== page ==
YOU’RE JUST A LITTLE BIT TOO MUCH LIKE ME

YOU’RE JUST A LITTLE BIT TOO MUCH LIKE ME

Moments in time can be so perfectly captured by the media, in a manner that allows me to immerse myself in a fictitious world mirroring my own. With the simple click of a button, I can be back in that moment of time, reliving memories through means of fiction. Entire universes lie adjacent to our own, mere fingertips out of reach. Entire life experiences played out in perfect succession just realistic enough to draw us towards the realm of possibilities that exist for our own lifetimes. For the majority of my life, I have fallen entirely into stories and have discovered aspects of myself through my love for books, films, and so on. 

It is a coming of age with a fragile identity, morphing along with external influence; there is no finding oneself amidst a cascade of set identities to choose from. Media is relied on so heavily to shape who we believe we are that we end up not only finding solace in those relatable characteristics, but an entire lifestyle as well. 

We find ourselves in these worlds independent from our own, constantly in search of validation, of experience, of reaction, of emotion. It is much easier to find our way when we see what we want or what we believe ourselves to be reflected back on a screen or through a page. We are building identities from caricatures of humanity, taking bits and pieces, becoming all too loyal to the character that validates the ways in which we perceive our own selves. 

In Rory Gilmore, I found my younger self. The exact portrayal of my mindset in my early teenage years is played out through the development of Gilmore Girls, allowing me to wander into nostalgia while witnessing Rory’s world. To be there is not to be back in my fourteen year old self, bursting with excitement for all that lies ahead and remaining loyal to the world of books and academics that I loved so dearly. Gilmore Girls is a journey back in time without ever regressing to the person I was. Rory is someone who I still see in myself today, but I have also outgrown in many ways.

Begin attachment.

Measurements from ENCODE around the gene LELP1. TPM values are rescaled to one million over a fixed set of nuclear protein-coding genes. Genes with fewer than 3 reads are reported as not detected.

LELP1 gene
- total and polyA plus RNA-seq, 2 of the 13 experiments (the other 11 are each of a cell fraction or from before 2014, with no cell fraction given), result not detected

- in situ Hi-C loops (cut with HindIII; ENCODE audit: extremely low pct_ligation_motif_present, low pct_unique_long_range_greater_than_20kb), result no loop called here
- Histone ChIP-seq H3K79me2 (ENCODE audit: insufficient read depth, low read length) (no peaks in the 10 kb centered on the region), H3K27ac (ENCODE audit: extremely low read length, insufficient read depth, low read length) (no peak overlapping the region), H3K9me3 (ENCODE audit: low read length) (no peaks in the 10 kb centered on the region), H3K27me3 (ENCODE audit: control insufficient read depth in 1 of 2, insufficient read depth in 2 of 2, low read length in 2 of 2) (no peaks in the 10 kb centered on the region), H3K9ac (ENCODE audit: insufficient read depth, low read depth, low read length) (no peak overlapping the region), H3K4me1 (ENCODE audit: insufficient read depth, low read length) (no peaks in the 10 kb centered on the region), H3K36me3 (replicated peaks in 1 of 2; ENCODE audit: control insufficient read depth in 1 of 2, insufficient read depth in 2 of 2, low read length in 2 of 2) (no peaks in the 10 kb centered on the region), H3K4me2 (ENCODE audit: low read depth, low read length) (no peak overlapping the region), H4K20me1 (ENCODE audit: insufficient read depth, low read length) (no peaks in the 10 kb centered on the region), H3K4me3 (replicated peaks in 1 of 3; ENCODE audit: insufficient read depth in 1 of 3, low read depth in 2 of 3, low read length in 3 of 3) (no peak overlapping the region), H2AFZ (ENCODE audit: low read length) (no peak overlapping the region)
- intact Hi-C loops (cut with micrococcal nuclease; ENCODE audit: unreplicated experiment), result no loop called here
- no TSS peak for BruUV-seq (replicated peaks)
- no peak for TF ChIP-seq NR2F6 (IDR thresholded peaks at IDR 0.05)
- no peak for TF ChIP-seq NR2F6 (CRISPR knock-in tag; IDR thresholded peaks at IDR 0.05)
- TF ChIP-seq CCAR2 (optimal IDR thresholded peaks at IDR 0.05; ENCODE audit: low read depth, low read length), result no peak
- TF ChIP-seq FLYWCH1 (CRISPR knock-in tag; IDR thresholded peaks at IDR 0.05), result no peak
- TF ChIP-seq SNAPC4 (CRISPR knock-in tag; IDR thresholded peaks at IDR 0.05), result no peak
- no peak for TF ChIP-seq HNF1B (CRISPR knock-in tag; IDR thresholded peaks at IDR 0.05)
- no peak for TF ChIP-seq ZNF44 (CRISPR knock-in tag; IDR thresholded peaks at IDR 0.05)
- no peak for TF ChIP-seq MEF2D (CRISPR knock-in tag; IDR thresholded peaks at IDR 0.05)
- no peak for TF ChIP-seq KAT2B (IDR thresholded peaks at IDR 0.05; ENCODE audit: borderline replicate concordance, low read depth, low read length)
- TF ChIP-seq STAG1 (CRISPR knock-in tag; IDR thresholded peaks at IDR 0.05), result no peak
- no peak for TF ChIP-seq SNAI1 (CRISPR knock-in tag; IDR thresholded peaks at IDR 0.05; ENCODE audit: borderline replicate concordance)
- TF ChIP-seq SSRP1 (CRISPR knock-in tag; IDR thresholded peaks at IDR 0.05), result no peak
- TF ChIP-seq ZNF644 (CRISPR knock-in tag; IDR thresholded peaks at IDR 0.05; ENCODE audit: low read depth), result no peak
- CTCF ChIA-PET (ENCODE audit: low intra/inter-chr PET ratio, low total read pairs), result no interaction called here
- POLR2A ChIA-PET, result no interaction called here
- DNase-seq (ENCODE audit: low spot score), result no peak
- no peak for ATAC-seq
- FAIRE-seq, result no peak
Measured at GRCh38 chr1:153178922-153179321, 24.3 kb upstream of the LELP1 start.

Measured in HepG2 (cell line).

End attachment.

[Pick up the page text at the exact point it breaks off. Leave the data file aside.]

Jane the Virgin immortalized the relationship between my grandmother and I. In this series, I feel at home with the strong grounding of familial relationships. Never before had I connected quite so deeply to the bind of two characters. It was seeing our own interactions dramatized that I understood how important my grandmother is in shaping who I am and how I interact with the world around me. 

Through Connell Waldron in Normal People, I at last had the words to describe the terror I felt leaving behind the safety of my high school years. His composure admits a storm of internal emotion that I battle with as well. Quite like Connell, I tend to keep my emotions confined to the walls of my mind. No matter the circumstance, I remain composed and in control of my own reactions. Oftentimes for both Connell and I, this reaction can read as being emotionally unavailable or even disconnected from emotions all together, but for the first time I saw the truth behind it reflected back to me. It is here I see what I am and what I need to change.